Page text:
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PLEASE NOTE: While the photos here are representative for this procedure, they may not be of the specific equipment you are repairing.

Important Disclaimer: This information is intended to assist you in repairing your keyboard, which is presumably no longer under warranty. Doing this type of work will almost certainly void any existing warranty coverage. Syntaur offers this information as a free service, and makes no warranties of any kind regarding its use. You are solely responsible for any damages, problems, or injuries resulting from opening up and working on your equipment. Unless otherwise indicated, the keyboard should be powered off and unplugged while these procedures are being done; otherwise, you can be exposed to potentially fatal voltages. If you do not feel comfortable or competent in performing these tasks, we strongly recommend taking your keyboard to a service center.

This page and its contents are copyrighted by Syntaur Productions, and may not be copied or distributed without written permission.

Removing Socketed IC Chips

Chip Removal Tools
Socketed IC chips are simply pressed into place; removal is simply a matter of pulling the chip straight up and out of the socket. Pulling the chip up one end at a time, unless carefully done, will bend the legs of the chip, possibly breaking them.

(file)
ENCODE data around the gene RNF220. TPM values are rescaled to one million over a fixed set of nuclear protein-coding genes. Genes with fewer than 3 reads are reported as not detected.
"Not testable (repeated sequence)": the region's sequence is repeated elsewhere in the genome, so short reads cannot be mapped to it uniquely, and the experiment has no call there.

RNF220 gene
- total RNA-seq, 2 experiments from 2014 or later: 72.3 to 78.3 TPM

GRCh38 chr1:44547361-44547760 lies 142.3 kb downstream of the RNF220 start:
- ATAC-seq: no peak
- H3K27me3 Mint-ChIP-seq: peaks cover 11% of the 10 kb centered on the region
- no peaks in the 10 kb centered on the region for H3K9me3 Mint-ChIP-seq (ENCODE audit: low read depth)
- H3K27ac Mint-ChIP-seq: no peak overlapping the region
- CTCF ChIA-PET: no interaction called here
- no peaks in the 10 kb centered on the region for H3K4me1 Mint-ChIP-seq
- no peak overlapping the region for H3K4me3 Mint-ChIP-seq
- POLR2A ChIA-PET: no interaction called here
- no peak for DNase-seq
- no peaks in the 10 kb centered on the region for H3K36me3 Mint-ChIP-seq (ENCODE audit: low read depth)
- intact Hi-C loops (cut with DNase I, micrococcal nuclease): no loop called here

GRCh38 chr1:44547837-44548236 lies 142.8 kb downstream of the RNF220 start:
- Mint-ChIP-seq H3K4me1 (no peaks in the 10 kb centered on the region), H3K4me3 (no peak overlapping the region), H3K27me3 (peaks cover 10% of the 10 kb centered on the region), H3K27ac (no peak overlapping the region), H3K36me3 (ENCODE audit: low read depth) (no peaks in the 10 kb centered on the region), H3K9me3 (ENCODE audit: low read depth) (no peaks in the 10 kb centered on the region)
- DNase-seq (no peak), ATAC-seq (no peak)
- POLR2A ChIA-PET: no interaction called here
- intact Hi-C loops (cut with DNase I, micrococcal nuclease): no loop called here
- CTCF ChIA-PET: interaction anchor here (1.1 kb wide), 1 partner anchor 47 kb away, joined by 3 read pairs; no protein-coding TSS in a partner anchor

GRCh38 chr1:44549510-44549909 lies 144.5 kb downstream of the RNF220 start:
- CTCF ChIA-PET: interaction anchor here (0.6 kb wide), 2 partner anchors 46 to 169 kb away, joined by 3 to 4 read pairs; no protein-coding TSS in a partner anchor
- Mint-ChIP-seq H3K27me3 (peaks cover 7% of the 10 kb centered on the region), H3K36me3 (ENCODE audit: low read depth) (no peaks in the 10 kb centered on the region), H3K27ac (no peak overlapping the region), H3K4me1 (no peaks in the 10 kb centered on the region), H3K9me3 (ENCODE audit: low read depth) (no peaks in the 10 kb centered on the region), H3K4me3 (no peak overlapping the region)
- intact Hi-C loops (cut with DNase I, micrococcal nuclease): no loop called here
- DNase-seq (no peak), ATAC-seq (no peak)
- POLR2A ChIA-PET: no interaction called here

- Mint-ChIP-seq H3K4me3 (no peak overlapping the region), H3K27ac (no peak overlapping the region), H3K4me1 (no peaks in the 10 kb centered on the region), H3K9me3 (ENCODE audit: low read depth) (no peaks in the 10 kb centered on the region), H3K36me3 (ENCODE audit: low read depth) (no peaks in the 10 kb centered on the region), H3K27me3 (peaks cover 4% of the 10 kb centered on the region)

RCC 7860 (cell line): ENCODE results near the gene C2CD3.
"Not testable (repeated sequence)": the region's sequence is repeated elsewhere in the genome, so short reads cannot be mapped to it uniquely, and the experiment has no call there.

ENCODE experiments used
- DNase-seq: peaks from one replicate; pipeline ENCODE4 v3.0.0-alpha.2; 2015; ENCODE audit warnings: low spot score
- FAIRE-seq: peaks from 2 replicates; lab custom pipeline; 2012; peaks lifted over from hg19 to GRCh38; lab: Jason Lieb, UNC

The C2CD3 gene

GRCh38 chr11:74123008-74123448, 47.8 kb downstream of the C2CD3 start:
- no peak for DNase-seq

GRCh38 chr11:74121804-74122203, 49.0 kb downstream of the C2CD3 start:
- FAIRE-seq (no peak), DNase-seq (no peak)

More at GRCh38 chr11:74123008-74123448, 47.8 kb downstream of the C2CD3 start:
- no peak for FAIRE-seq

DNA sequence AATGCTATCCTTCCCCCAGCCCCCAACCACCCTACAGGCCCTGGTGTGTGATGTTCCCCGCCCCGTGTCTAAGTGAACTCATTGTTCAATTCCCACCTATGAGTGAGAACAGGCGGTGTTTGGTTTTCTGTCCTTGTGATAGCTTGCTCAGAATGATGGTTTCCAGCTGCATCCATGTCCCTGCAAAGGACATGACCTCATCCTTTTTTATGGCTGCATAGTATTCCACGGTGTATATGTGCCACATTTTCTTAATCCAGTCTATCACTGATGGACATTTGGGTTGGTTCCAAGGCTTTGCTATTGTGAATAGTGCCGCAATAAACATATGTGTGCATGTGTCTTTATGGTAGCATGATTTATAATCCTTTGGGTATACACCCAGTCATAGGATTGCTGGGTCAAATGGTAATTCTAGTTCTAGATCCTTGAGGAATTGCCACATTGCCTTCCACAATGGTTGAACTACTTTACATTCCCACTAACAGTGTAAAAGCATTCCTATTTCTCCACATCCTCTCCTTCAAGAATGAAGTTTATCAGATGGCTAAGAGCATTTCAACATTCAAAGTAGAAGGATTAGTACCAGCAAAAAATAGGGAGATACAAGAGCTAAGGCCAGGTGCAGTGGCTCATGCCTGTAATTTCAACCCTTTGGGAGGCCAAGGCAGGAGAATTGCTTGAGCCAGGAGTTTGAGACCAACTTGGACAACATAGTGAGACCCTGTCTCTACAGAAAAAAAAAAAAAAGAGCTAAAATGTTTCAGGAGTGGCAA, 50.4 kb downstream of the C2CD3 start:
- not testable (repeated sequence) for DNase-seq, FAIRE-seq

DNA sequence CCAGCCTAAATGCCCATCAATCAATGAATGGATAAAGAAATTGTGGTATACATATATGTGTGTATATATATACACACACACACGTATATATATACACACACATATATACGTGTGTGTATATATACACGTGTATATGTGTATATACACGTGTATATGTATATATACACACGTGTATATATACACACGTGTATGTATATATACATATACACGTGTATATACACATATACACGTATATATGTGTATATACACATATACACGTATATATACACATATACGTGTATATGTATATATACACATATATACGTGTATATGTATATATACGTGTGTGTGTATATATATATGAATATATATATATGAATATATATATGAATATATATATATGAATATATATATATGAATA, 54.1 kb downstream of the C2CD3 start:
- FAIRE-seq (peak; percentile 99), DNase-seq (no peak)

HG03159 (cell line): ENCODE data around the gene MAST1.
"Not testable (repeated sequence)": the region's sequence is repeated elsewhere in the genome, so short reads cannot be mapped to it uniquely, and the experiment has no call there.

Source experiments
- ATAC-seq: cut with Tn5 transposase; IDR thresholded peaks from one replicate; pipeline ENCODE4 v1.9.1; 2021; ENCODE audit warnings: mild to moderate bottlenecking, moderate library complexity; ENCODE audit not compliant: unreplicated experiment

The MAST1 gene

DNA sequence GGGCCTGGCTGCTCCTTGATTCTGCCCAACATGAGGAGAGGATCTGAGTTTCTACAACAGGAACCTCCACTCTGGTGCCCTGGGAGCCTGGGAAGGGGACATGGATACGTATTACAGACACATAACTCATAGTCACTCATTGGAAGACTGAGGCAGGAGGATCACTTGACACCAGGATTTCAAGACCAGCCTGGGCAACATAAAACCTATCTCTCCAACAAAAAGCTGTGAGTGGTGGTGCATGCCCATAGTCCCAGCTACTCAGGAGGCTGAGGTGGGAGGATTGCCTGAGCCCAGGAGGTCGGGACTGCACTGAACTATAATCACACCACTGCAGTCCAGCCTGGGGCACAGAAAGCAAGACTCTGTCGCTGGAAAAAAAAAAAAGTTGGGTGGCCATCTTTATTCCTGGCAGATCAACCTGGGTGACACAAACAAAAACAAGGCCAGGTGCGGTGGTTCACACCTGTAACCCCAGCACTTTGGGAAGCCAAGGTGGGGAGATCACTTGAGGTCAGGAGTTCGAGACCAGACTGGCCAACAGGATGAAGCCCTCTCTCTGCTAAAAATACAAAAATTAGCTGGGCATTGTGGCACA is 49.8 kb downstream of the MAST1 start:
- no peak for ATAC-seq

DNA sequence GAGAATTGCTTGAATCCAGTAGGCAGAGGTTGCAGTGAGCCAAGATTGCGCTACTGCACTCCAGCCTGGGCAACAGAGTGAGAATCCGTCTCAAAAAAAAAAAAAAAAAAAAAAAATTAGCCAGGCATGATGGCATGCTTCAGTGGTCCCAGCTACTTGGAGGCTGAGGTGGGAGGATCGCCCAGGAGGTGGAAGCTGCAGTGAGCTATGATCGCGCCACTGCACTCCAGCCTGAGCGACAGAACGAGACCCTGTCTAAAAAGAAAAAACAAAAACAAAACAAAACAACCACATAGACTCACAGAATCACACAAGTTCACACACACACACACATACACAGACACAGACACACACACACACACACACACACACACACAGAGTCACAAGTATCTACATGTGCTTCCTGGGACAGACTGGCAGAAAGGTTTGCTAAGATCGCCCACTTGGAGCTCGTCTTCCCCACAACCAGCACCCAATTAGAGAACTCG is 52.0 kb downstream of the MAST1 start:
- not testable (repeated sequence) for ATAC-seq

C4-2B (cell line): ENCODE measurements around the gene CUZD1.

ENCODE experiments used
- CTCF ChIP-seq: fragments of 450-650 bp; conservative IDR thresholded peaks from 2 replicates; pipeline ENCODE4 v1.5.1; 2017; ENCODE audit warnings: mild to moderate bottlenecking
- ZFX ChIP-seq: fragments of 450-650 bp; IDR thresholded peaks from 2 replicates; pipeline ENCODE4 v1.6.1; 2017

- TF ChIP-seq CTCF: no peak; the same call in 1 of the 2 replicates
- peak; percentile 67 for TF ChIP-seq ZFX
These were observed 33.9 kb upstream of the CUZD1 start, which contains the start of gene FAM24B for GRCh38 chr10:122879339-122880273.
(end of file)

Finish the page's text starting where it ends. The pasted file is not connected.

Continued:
A tool for removing chips (at left in the photo) makes it easy to pull a chip from its socket; simply hook the ends of the tool under each end of the chip, and pull upward firmly and steadily. Don't yank, or you might just pull one end of the chip out, bending the legs in the process. Though these tools are inexpensive, you're not likely to find one except at places that specialize in electronics parts. The next best thing is a paint can opener, which your local Home Depot or Lowe's will give you free (when you buy paint from them - or maybe if you just ask nicely...) With this, you can gently pull up each end of the chip, working it end for end until it is free. Otherwise, a small screwdriver can be used to gently pry up the chip, but there is not always room to get a screwdriver into the right position for this.

Just one caution: Make sure you are pulling on the chip itself, and not on the socket. You don't want to rip the socket off of the circuit board - that will be an expensive repair!